GroVia AIO: GroVia absorbed an average of 9.3 ounces (9oz, 9oz and 10 oz) before it wicked. It too consistently wicked in the same place every time–right below the start of the wing tabs in the leg casing area.
Swaddlebees Simplex: I actually tested the Simplex four times because I could not believe how much better it performed than the other 3 One Size AIO’s! It held an average of 11.8 oz before reaching saturation, but it would not wick until it had reached 12.5+ oz! I actually put 12 oz on it and there was no wicking at all for several hours, even though the “drip test” had the diaper fully saturated at 11.8 oz.
Although absorbency plays a large role in the performace of a diaper, the biggest thing I learned from this experience is that the design can enhance the performance. Both GroVia and Bottombumpers inners are completely lined with cloth (cotton knits) and sewn directly to the PUL(Bottombumpers)/TPU(GroVia).
Conversely, the Bum Genius Elemental and the Swaddlebees Simplex both have waterproof material at the waist–both in the front and back–which slows the wicking process considerably. Although the leg casing of the Simplex is similar in design to Bottombumpers, not once did I experience problems with the Simplex wicking at the leg.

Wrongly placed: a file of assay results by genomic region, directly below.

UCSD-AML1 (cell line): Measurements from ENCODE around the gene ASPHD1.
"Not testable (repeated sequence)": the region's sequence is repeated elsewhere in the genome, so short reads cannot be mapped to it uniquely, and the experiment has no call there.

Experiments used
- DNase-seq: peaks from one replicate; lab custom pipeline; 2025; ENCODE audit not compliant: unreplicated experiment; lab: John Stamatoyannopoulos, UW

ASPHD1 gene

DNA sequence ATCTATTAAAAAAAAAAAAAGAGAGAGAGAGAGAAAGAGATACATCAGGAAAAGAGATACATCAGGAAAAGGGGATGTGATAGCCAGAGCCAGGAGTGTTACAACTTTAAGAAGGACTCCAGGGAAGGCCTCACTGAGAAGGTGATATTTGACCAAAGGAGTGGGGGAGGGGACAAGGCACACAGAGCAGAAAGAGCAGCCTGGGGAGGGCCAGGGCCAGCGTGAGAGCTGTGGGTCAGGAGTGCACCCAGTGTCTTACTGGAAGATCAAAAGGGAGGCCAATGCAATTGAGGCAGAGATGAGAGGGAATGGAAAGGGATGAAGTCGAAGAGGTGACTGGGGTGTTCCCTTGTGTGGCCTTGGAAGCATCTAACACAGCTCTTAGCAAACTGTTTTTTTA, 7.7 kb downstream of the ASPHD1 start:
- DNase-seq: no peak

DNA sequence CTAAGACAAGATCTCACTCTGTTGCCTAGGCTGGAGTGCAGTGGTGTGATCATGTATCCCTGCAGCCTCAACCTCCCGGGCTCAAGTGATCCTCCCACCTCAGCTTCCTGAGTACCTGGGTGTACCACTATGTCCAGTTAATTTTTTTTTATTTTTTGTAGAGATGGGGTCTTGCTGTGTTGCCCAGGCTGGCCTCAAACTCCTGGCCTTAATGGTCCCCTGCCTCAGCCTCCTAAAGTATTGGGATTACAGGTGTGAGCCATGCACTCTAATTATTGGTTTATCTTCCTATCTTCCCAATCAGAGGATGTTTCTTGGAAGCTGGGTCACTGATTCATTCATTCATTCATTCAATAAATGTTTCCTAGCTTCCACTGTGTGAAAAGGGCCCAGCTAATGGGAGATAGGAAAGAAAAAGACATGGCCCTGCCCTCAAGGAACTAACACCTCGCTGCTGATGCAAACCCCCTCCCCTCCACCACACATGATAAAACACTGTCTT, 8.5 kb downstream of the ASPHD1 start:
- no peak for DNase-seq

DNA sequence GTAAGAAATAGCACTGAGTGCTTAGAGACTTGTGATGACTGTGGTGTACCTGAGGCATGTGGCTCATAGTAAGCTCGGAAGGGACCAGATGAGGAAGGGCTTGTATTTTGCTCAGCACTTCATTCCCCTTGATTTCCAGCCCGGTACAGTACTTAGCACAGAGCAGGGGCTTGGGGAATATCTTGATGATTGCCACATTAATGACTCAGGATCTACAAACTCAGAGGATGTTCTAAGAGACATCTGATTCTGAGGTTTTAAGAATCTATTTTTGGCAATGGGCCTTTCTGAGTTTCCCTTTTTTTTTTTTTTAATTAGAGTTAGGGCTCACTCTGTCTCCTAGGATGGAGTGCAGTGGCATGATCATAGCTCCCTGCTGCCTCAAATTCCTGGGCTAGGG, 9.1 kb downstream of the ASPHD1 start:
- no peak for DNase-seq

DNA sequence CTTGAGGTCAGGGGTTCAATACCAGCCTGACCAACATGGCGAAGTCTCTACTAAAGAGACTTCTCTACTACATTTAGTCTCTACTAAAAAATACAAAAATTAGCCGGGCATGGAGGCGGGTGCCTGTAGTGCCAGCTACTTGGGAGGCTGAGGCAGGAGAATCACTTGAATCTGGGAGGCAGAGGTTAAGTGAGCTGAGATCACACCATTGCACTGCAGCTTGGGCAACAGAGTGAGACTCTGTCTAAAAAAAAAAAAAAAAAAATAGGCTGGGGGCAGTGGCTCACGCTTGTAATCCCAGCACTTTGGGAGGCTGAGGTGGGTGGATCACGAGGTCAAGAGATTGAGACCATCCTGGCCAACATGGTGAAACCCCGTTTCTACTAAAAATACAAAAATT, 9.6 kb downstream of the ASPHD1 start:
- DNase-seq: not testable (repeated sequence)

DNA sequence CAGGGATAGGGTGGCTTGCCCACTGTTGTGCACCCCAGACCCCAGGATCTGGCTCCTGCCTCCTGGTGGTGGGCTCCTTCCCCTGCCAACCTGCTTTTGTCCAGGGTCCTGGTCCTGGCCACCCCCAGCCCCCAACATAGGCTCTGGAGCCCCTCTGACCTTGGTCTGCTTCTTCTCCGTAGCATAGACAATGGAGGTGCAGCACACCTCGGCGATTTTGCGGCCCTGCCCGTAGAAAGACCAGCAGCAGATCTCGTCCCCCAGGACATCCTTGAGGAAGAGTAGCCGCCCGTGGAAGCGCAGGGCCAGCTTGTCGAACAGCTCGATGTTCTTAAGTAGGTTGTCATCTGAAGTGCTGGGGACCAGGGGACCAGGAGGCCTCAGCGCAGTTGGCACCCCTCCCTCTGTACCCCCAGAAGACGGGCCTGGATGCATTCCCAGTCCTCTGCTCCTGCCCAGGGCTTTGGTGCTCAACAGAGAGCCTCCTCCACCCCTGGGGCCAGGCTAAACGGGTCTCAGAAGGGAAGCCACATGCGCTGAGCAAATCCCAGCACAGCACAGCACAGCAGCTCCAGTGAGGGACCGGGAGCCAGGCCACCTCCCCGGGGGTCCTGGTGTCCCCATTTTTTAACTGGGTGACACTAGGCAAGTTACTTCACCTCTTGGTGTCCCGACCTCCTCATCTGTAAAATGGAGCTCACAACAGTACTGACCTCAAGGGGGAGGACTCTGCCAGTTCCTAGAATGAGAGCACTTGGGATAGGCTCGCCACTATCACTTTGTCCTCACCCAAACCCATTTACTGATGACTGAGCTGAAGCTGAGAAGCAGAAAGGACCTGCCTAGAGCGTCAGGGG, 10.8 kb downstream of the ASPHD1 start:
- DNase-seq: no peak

Coincidentally, the results of this experiment confirm our personal experiences with these diapers. Our daughter can wear the Simplex and Elemental the longest before we have issues with leaks, followed by GroVia and the Bottombumpers. However, this experiment does not account for compression or baby’s size. It is possible that the fit of the diaper on baby can change how soon & where the diaper may leak from.
In my opinion, this makes the one-size Swaddlebees Simplex all-in-one the best all around One-Size AIO on the market, especially given it’s size range and capability to have either a stay dry inner, or all cotton against Baby’s skin. (for more details, you can find my full review of the Simplex here.) This also explains why the Simplex is the only diaper I am able to use on my now-toddler overnight, and I love that I can stuff a hemp insert in the pocket if she’s had a lot to drink and I know I’ll need extra absorbency. Prior to her turning 15 months, all of the diapers tested worked, but that is no longer the case.
That said, of the four diapers tested, the Simplex comes in last place for fit on my daughter. It still fits her well, but not as well as the GroVia (best fit) or Bottombumpers (second best). So, you have to weigh fit, absorbency, overall performance and price to figure out what is going to be the best option for you. Simply because a diaper holds the most in an experiment does not mean that it is the best diaper for your baby or your needs.
You may also be interested in my full comparison of these four diapers:
GroVia, BumGenius Elemental, Bottombumpers and Simplex One Size, All In One Comparison
Or my reviews on the individual diapers:
GroVia All In One Review